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Jealousy in July: Elinor Dashwood and Lucy Steele Discuss Edward Ferrars by Mary Simonsen — 19 Comments

  1. My oh my. How conniving Lucy is try to entrap Elinor into revealing secrets. How very jealous and mean feeling, after all, “So much of your plans require that someone die.” It makes her so very unattractive. Thank you for this scene this morning.

    • Glad you enjoyed it. Lucy Steele is one of those characters that makes you realize how brilliant JA was. She gets under your skin in a minute.

    • JA did a brilliant job in drawing Lucy’s character, esp. since we all know someone like her. Thanks for commenting.

  2. Lucy and Fanny deserved each other. I hope they made each miserable until they both left this world. Edward was lucky to be rid of the two of them no matter how much money he lost in the process.

  3. Never liked Lucy Steele. Such a snake in a woman’s dress!

    Good for Eleanor for outwitting her even with her own heartbreak.

    • Lucy Steele is thoroughly unlikable. JA did a great job in conveying what a conniver she is. Thanks for commenting.

  4. Lucy Steele is one of those individuals that always make me roll my eyes. Really? Putting it on kind of thick don’t you think? LOL I love the line at the end from Elinor. Everything Lucy plans requires someone to die, not a great way to plan I’m thinking. LOL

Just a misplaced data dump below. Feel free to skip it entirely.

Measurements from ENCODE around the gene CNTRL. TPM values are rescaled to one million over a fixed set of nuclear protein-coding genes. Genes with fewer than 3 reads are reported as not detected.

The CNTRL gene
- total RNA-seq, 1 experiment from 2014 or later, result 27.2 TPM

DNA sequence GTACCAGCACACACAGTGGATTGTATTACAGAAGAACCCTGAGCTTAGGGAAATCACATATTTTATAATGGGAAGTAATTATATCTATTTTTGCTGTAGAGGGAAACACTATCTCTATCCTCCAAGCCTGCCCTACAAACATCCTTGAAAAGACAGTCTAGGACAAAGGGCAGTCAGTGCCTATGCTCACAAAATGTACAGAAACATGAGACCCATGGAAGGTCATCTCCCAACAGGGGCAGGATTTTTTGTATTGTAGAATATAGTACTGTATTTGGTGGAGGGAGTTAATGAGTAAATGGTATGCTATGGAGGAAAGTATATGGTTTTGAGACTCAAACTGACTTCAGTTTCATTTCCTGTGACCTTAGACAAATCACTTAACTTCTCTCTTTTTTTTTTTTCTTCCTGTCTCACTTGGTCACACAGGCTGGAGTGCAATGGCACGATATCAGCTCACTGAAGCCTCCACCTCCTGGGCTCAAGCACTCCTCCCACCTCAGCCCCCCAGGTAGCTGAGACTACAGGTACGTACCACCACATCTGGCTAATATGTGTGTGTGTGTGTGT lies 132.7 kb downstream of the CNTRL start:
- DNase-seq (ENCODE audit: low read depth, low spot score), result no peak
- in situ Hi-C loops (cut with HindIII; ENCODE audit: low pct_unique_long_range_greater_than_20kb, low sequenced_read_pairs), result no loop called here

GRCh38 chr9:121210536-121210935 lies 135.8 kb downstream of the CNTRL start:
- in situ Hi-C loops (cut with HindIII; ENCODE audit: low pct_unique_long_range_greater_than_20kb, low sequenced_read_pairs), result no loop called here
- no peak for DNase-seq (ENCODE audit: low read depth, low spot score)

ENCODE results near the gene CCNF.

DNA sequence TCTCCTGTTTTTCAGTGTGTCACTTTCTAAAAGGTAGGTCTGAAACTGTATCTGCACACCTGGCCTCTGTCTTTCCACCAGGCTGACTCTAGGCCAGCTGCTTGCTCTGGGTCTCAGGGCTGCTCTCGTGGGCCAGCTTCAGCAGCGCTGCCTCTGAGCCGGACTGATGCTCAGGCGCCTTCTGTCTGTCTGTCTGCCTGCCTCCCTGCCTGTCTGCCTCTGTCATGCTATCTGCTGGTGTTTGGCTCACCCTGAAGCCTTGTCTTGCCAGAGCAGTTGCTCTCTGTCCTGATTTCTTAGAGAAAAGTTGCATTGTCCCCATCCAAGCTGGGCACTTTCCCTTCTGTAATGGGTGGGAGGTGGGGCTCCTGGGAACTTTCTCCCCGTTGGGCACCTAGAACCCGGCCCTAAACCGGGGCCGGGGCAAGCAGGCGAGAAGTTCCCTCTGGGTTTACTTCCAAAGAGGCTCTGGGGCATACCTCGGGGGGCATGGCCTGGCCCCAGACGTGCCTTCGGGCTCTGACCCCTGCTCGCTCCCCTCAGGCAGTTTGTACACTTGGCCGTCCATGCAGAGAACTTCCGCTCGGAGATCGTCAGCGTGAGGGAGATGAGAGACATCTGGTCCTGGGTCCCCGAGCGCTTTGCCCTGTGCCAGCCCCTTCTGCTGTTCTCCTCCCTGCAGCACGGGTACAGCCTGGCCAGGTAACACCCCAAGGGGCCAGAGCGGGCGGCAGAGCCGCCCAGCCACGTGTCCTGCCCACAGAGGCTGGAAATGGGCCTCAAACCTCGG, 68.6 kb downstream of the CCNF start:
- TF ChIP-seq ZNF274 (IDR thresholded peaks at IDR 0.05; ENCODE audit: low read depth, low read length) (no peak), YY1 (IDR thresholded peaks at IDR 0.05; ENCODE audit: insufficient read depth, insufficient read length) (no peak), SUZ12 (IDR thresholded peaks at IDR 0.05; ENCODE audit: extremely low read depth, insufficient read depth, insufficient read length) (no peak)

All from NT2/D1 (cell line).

• Lucy gets under your skin almost from the minute she is introduced. She should fit right in with Fanny and the mother. Thanks for commenting.

  5. Elinor may not think she is a wit but she certainly isn’t stupid enough to let Lucy get the best of her! I so enjoyed that vignette!

  6. None of us like Lucy. She is sly and conniving. But she has some intelligence in first of all recognizing just who Mrs. Jennings is talking about when she teases about “Mr. F”. She also must have fears about Edward’s affections no longer being engaged by her self in the scenes we read of. She is constantly hinting at or just plain speaking of the prior attachment she and Edward enjoyed. But she has recognized the turn in his countenance and now seeks to turn Elinor away and to make sure that no attentions are enjoyed by Elinor who can’t speak of anything Lucy told her. How awkward for E. and how torturous to have to constantly seek double meanings in all the Lucy says and then to guard what one says in response.

    Of course, I am using part of what I know from canon here. I did enjoy your adding to the story. Thanks.

  7. Good analysis. I think Elinor is one of Austen’s most tortured characters. She can’t really open up to Edward or Marianne, and then Lucy comes along and gloms on to her, knowing full well that she loves Edward. Thank y ou for commenting.

    • Yes, Elinor did negotiate a minefield. If I had my way, I’d send Edward on his way and have Elinor make a play for the Colonel. I’ve written that book in my mind ten times. Thanks for reading and commenting.

  8. Haha, yes poor Elinor to be stuck in such a spot!

    I also liked the line, “So much of your plans require that someone die,” Elinor said without thinking. “Either Mrs. Ferrars or the Vicar of Norland must go in order for you to marry.” LOL, yes, either would have suited Lucy I’m afraid!

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